Jul 2016 | TeamPage Real Time Daily Report 日報 (Japan)
Traction® Software's Japanese Business office launched a dedicated DailyReports.biz site and solution for the Japanese Daily Report 日報 practice. In some Japanese companies, at the end of each day employees are expected to write a summary of what they did and submit it to their boss. This is called a "日報" (daily report or daily journal) and is traditionally used to share information between employees and bosses. Rather than adding a chore at the end of each day, the new Daily Report solution makes it easy to share a short note after a talk with a customer, when a task is completed, or after some other noteworthy event. The note is easy to post using a phone, tablet, or desktop computer and is shared in with others in real time. The note is also automatically included in a summary email digest at the end of the day.
Daily Reports can include tasks, scheduled events, meeting notes, photos, and Customer contact notes using an extensible CRM form on desktop or mobile devices. Team members as well as bosses can share notes, plans, and a Daily Report calendar of events.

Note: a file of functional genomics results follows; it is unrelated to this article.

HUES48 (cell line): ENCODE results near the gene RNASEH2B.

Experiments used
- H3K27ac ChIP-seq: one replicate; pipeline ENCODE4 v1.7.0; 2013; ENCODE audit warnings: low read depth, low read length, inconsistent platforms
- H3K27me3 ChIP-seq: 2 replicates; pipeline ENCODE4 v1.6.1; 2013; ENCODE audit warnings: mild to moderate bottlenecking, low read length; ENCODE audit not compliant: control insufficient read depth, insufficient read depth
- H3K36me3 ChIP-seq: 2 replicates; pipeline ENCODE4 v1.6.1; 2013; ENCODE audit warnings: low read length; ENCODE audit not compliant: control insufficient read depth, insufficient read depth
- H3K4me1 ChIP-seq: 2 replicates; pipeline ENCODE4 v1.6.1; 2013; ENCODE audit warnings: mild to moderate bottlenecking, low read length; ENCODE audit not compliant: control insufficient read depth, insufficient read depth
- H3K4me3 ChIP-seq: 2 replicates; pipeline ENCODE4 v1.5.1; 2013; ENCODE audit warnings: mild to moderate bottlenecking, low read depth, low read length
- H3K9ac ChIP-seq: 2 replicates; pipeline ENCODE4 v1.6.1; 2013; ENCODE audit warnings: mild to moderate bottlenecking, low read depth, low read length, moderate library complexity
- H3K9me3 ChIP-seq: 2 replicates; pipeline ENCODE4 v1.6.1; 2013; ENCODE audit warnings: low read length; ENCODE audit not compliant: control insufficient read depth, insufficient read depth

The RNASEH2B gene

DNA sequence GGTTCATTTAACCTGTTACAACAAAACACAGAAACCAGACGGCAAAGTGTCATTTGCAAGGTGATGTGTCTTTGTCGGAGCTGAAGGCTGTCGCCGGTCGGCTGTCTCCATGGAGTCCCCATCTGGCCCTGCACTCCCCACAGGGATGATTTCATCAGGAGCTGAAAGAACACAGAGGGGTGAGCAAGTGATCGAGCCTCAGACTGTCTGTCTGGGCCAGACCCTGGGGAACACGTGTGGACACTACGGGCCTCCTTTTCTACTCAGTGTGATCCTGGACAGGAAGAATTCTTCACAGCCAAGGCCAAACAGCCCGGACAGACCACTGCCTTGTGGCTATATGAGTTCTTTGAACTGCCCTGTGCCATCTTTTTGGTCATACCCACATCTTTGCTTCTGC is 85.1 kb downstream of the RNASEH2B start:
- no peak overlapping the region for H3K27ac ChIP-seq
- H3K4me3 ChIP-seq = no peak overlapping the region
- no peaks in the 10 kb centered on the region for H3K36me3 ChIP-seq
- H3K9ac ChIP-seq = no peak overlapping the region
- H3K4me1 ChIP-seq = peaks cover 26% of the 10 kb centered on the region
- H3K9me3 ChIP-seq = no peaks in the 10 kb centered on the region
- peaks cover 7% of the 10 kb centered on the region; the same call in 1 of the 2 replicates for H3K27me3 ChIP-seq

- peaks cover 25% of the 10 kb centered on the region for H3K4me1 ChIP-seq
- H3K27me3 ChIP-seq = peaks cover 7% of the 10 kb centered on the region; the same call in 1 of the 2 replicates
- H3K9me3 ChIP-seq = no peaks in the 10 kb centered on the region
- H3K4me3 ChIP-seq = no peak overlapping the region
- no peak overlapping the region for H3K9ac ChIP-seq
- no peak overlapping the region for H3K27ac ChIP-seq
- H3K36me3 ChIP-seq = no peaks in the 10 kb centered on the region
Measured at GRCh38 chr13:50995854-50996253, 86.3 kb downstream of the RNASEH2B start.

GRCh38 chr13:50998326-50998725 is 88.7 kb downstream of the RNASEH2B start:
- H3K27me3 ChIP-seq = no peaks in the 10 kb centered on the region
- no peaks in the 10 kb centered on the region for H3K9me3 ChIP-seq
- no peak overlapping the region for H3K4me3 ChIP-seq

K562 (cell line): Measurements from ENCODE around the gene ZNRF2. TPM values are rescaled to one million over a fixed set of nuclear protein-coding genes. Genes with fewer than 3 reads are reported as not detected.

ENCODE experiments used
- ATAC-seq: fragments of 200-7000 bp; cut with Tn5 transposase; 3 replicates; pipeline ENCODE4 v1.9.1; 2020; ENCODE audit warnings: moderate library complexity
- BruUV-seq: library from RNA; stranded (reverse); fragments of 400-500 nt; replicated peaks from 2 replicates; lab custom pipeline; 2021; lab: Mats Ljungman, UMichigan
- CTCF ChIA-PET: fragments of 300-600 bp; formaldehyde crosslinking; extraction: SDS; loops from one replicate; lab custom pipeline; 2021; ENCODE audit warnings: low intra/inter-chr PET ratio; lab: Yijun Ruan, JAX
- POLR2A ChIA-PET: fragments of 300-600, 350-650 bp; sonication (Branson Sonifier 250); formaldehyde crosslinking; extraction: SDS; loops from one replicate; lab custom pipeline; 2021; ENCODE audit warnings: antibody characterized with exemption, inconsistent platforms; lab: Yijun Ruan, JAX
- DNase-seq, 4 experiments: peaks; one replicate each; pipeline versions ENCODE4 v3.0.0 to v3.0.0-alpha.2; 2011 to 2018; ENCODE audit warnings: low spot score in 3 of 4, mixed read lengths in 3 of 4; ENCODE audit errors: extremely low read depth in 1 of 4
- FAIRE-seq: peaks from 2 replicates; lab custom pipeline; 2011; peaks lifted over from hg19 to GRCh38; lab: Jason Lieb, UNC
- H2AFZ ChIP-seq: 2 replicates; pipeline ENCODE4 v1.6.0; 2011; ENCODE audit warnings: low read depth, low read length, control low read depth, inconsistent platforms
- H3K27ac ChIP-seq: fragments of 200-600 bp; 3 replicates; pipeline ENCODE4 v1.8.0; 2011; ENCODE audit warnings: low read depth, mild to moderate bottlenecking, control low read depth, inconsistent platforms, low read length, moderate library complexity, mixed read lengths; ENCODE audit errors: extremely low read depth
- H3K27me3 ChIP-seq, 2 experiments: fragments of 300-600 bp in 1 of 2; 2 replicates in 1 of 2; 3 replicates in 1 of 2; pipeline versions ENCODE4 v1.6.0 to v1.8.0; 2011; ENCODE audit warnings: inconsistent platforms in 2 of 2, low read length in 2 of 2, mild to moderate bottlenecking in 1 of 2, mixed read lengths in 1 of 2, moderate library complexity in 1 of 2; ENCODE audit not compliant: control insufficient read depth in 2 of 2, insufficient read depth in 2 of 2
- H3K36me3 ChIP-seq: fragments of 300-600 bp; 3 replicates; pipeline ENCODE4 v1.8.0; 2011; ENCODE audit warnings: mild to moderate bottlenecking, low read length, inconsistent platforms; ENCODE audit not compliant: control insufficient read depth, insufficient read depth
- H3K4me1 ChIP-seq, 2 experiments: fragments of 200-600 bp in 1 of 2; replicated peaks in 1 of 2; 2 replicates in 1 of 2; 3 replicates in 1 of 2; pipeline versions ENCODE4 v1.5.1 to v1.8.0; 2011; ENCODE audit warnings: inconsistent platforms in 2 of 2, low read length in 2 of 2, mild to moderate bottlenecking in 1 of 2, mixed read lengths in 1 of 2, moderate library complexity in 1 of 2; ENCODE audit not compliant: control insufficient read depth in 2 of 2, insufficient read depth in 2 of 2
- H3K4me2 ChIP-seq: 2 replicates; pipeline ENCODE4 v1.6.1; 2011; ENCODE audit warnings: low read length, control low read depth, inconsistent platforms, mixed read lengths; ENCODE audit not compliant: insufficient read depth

Daily Report is offered as a dedicated Traction® TeamPage solution in Japan, see TractionSoftware.jp for a live demonstration , pricing, feature summary, and frequently asked questions (all in Japanese). Google Chrome's automatic translation works well for reading the DailyReports.biz site and demonstration in English - on mobile as well as desktop devices.
Traction Software doesn't currently market a dedicated Daily Report solution in other countries. For US and other markets, please contact US sales if you're interested in using the Daily Reports solution.
「書かない日報」ソリューションの特設紹介サイトをオープン - Press release (Japanese) 1日の出来事や成果をまとめた日報は、コミュニケーション促進や情報の共有に役立つのは確かです。しかし、「日報としてまとめて書く」ときに、大切な情報が抜け落ちたり、書くことが負担となることも少なくありません。
Daily Report 日報 = Observable Work: Takashi Okutsu - About the Daily Report practice in Japan.
Eat your spinach: Email is good for you, but it could taste a lot better - ホウレンソウ (HORENSO) has a literal English translation "spinach", but it is used to refer to a Japanese practice that aligns members understanding and synchronizes actions.